TechCrunch reports that Myspace is giving Playlist.com the heave:
We first got word from MySpace users that their Playlist widgets are simply vanishing from their MySpace profiles earlier today. When we contacted MySpace they confirmed the ban, noting that they have received infringement notices from “major music companies”
The single most important part of the back story is that Playlist.com, aka Project Playlist, is in licensing negotiations with the labels. Playlist gets a lot of traffic via Myspace. Traffic is life itself for ad-sponsored sites. The labels can put a lot of pressure on Playlist by killing its traffic.
As far as Playlist is concerned, the legality of its widgets on Myspace is pretty great. Playlist doesn’t host the music files, just point to third parties (modulo the outstanding need to explore the DMCA and define the limits on linking to infringing parties). When Playlist is used via a widget embeded in a Myspace page, Playlist doesn’t even host the linking pages. There’s a distant chance that Myspace could lose in court. There’s zero chance that Playlist will.
It’s not likely that anybody’s liable for those links, but the labels are bruteforcing that issue in litigation and forcing link sites to spend a shitload of money exploring the DMCA with them. Another day, another fishing expedition, another $bundle in legal fees. That’s why Mixwit just said fuck it and shut down. If Playlist is in negotiations to license, it means that they prefer to get out of that game. And if the labels want to go balls to the wall on this Myspace jazz, it’s because there’s some contractual weirdness to explore.
Myspace has no incentive to have a confrontation with the labels. They’re partners with the labels in Myspace Music. The staff lawyers handling label complaints probably used to work for labels, and probably will again. They run into the nice RIAA fellows at the Starbucks. They’re paying crippling fees to license music, and they can’t compete with Playlist.com if it’s not doing the same.
And that gets to the real problem, which is the same as with webcasting. Linking to free-range MP3s under the DMCA safe harbors, like webcasting under the compulsory license, is an alternative to negotiation. Not having to negotiate is a negotiating advantage, giving sites like Pandora and Playlist.com leverage against the labels. The labels will get better royalty rates if they keep free range MP3s from competing with their own offerings.
What’s happening in the negotiations might be that Playlist.com is blocking on the right to mix free-range MP3s in with licensed streams. They might be trying to mix in non-interactive webcasting (aka CARP) plays, which pay lower rates than on-demand. Or maybe they’re just taking their time getting to yes because free range MP3s give them an alternative in the meantime.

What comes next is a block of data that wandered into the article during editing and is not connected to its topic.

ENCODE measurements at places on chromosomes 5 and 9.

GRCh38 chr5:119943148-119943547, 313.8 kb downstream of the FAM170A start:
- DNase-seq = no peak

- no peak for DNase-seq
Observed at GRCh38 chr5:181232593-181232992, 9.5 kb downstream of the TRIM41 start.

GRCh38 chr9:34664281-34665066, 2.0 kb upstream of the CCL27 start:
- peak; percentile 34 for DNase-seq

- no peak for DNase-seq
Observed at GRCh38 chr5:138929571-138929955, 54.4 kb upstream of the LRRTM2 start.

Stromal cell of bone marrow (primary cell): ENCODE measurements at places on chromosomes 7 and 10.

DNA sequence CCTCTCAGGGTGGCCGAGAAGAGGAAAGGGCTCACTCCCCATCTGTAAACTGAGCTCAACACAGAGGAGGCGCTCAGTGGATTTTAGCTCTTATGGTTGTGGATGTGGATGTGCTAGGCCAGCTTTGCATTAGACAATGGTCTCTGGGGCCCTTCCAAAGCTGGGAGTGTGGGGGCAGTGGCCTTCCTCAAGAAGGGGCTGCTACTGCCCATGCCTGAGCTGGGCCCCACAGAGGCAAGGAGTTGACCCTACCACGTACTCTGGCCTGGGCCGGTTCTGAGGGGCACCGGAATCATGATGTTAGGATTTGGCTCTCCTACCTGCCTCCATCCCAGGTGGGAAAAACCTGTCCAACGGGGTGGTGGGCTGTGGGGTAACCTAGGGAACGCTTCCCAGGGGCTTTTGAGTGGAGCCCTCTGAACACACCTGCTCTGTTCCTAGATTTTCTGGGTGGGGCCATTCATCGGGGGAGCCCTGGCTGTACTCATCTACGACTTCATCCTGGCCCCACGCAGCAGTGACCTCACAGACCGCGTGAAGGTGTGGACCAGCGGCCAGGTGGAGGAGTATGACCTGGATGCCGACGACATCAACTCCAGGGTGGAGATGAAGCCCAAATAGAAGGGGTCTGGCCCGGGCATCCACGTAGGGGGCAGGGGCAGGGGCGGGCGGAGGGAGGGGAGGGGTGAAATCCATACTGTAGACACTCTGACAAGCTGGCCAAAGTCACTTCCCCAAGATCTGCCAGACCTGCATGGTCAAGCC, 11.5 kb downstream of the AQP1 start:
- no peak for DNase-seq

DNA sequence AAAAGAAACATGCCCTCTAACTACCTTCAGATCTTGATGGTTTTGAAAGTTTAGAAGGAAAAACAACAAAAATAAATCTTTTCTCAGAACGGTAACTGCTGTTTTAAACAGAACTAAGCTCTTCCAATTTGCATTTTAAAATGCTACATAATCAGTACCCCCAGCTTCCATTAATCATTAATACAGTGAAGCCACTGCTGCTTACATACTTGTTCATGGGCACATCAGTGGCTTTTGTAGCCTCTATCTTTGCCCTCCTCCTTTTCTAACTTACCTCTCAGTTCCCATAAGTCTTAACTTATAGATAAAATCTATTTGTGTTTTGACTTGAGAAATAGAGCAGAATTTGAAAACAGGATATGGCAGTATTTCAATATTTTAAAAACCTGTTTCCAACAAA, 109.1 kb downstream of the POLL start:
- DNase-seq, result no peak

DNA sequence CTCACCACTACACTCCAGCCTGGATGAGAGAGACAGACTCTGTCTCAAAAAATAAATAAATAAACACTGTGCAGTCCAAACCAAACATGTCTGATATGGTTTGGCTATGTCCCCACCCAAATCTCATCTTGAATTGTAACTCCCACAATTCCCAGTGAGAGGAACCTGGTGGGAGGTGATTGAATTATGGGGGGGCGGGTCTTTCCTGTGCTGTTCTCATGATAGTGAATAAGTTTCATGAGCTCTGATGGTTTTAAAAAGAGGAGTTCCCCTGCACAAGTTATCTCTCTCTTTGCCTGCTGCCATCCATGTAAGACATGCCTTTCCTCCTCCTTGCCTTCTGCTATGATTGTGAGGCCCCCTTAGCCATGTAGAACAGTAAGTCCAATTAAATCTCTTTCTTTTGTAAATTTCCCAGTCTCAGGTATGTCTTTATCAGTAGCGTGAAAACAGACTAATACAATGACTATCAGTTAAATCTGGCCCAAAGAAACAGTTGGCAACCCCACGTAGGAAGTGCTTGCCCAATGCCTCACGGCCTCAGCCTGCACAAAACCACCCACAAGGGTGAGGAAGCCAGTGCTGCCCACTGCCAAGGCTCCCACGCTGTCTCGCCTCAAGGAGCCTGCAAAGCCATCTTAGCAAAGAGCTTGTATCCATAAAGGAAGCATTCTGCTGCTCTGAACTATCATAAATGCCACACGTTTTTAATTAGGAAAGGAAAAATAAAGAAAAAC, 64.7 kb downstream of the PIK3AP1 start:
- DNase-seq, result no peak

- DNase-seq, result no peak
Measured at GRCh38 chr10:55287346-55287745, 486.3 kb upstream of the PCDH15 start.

And even worse, Myspace might be using widgetized streams from Playlist to supplement their own musical abilities. The question would be who pays for the license — Myspace or Playlist? And at whose royalty rate? In a way it’s good for Myspace to have Playlist taking the heat, though I suspect they actually –want– to cover the royalties themselves because it supports their current music strategy.
Myspace doesn’t have an incentive to play this all out. They benefit more by avoiding a fight with their partner and weakening their competitor.
Before going to the tape and seeing what Myspace has to say about all this, there’s one more crucial piece of ground. It’s Myspace hosting the links, not Playlist, so if anybody is infringing, **it’s Myspace** and not Playlist. Notice how carefully parsed Myspace’s statement is — they don’t say who or what is doing what if anything is happening.
MySpace has received notices of infringement about Project Playlist at different times from several of the major music companies currently suing Project Playlist. Per our policy of taking very seriously the requests of rights holders to block access to third party sites that are believed to be infringing, we have evaluated the requests of the major music companies and determined that it is in our best interest not to allow Project Playlist widgets on MySpace, and effective immediately, we will no longer be allowing these widgets within the MySpace platform.
Given what a complex ball of positioning that is, no wonder that Facebook denied the same request:
An industry source also confirms that Facebook has been served with the same notice of infringement. As of now, Playlist is still live on that site.